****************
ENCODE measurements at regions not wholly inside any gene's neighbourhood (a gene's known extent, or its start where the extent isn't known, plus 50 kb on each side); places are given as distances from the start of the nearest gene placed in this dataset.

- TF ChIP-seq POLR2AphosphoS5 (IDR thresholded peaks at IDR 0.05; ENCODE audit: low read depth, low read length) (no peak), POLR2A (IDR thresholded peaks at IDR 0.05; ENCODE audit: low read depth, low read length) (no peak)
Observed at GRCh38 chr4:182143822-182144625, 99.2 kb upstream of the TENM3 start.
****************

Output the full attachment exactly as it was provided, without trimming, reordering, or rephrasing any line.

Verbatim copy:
ENCODE measurements at regions not wholly inside any gene's neighbourhood (a gene's known extent, or its start where the extent isn't known, plus 50 kb on each side); places are given as distances from the start of the nearest gene placed in this dataset.

- TF ChIP-seq POLR2AphosphoS5 (IDR thresholded peaks at IDR 0.05; ENCODE audit: low read depth, low read length) (no peak), POLR2A (IDR thresholded peaks at IDR 0.05; ENCODE audit: low read depth, low read length) (no peak)
Observed at GRCh38 chr4:182143822-182144625, 99.2 kb upstream of the TENM3 start.